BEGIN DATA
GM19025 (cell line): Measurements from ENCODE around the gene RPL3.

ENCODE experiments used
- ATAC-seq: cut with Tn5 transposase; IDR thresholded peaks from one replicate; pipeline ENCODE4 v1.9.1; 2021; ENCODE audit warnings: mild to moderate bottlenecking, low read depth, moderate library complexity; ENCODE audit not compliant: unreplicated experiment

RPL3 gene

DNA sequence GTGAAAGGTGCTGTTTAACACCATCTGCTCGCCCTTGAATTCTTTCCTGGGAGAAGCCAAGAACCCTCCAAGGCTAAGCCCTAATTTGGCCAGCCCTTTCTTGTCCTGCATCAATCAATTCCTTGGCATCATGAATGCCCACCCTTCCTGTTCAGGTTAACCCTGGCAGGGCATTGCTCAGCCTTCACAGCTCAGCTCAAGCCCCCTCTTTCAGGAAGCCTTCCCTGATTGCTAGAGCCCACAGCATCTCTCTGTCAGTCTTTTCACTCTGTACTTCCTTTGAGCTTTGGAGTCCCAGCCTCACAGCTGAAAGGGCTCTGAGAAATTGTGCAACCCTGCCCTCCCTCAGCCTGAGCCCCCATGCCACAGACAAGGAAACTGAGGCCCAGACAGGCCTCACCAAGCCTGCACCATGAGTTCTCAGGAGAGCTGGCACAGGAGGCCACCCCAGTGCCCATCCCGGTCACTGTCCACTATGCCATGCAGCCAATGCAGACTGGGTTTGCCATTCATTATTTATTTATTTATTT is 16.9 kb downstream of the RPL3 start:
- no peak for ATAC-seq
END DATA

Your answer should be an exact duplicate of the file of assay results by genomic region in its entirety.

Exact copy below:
GM19025 (cell line): Measurements from ENCODE around the gene RPL3.

ENCODE experiments used
- ATAC-seq: cut with Tn5 transposase; IDR thresholded peaks from one replicate; pipeline ENCODE4 v1.9.1; 2021; ENCODE audit warnings: mild to moderate bottlenecking, low read depth, moderate library complexity; ENCODE audit not compliant: unreplicated experiment

RPL3 gene

DNA sequence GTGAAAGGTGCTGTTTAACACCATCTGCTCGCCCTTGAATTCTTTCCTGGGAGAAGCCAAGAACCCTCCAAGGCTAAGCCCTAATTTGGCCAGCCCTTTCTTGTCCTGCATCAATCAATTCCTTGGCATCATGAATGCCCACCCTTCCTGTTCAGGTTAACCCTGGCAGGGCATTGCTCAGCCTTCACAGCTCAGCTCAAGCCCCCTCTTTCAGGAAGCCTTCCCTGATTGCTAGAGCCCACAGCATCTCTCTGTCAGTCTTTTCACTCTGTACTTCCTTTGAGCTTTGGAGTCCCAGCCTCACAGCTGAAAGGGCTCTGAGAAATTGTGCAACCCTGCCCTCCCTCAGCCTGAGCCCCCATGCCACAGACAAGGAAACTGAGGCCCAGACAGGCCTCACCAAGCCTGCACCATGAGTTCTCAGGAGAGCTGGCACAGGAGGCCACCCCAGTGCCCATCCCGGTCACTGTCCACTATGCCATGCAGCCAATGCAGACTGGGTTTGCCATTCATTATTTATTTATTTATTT is 16.9 kb downstream of the RPL3 start:
- no peak for ATAC-seq